A young boy waiting in front of his tukul for his mother as she arrives with a body of his 4-year old dead sister who died of malnutrition in Shashemene, Ethiopia: Source: NBC: & .Creeping famine-is-back-to-Ethiopia
by Asnake Demena
Twenty four years ago Meles Zenawi, the late Prime Minister of EPRDF was asked about his vision for Ethiopia and its people when he assumed power as head of the state after seventeen years of civil war. Meles declared that if his government remains in power, in ten years every Ethiopians will have at least three meals a day. He also anticipated that if his government remains in power from then onwards for twenty years, Ethiopians not only have three meals a day but also will have the luxury of choosing what to eat. More recently in 2011, the same Meles Zenawi said that “We have devised a plan which will enable us to produce surplus and be able to feed ourselves by 2015 without the need for food aid.”
1. Carne Ross, in his book, The Leaderless Revolution: How Ordinary People Will Take Power and Change Politics in this 21st Century (2011) says,“When confronted by danger and unfathomable challenge, as we surely are, only then are we truly alive.”
Though the book is about the very indispensable role of the majority of people of the world in the struggle for bringing about fair and just political-economies, it strongly underscores that this highly desirable objective for genuine prevalence of the well-being of the people is not realizable without the roles to be played by genuinely concerned individuals, by all the people as citizens of each country, and by all truly concerned members of the larger community of the world. It is self-evidently true that this powerfully stated argument by Ross strongly reflects our own political and socio-economic reality of which we have gone through for the last quarter of a century and we still are going through.
On August 28, 2015, the Governor of Sudan’s Gedaref State, Merghani Salih “called for redrawing borders between the Sudan and Ethiopia.” This call is intended to finalize secret deals that EBAC, in collaboration with Ethiopian opposition political and civic organizations, has rejected numerous times over the past decade. Once again, we are obliged to protest this sinister act by the dictatorial governments of the two countries in the strongest terms. Among other things, ceding Ethiopia’s territories undermines its territorial integrity, sovereignty, security and the legitimate interests of the Ethiopian people.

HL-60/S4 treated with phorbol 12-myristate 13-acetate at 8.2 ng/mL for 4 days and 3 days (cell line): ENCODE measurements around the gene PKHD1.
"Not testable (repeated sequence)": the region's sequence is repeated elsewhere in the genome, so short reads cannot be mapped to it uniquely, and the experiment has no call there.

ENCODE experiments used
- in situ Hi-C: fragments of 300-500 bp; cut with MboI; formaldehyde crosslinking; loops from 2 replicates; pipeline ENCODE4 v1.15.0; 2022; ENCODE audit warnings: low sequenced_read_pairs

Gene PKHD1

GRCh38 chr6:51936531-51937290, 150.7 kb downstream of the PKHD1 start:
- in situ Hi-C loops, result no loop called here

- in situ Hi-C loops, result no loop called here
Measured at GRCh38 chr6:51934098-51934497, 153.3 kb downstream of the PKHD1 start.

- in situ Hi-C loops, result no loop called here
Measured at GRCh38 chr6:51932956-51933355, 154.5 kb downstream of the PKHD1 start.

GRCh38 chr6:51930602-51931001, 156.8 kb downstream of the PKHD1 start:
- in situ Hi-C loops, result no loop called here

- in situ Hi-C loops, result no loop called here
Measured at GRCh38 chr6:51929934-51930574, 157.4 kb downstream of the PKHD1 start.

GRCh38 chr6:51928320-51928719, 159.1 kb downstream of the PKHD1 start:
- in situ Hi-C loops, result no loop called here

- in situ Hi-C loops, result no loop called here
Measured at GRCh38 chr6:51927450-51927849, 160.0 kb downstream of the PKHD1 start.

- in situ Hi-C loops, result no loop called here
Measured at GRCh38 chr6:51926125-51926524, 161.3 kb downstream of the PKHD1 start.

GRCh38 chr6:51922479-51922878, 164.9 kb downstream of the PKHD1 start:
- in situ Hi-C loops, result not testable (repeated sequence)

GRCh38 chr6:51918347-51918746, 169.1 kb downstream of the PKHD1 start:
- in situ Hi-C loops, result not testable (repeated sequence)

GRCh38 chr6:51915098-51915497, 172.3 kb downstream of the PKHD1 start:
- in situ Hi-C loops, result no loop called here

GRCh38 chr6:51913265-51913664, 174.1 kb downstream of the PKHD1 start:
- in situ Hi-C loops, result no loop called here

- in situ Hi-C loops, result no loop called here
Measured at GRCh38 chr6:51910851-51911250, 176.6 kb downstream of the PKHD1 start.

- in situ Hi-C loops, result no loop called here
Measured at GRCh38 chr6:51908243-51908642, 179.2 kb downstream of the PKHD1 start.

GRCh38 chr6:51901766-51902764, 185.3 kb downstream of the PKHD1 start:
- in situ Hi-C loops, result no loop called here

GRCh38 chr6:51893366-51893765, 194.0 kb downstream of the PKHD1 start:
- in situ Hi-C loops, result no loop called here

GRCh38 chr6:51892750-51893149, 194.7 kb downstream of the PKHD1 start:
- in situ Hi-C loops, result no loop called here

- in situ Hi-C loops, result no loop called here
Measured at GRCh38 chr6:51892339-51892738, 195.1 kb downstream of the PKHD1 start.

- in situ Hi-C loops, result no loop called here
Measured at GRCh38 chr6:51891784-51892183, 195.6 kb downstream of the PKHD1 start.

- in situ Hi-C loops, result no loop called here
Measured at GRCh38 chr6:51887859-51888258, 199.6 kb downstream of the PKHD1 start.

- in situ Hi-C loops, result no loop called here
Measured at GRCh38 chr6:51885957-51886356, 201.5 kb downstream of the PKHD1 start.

We remind both governments that the respective territorial limits of both countries were defined by the Anglo-Ethiopian Treaty of 1902 at the turn of the last century when Great Britain was the colonial power
Shakespeare’s “Twelfth Night” opens with the Duke of Orsino declaring to the assembled musicians, “If music be the food of love, play on; Give me excess of it…
The Thugtatorship of the Tigrean People’s Liberation Front (T-TPLF) has pulled out all the stops to stop Teddy Afro (Tewodros Kassahun) from playing on his music of love; his music of joy and celebration that has been soul food for millions of Ethiopians for so long.
The T-TPLF is making Teddy’s life as miserable as their own. “Misery loves company.”
But Teddy is not about misery. He is about joy and cheerfulness.
He is of no use to the T-TPLF. He does not sing songs of misery.
Teddy is incapable of singing T-TPLF songs: songs of hate, songs of revenge, songs of injustice and songs of bitterness and acrimony.
He sings happy songs, love songs, songs of peace, songs of unity, songs of love of country and continent, songs of Ethiopianity, songs of Africanity and songs of humanity. That’s all he can sing as a musician. Love.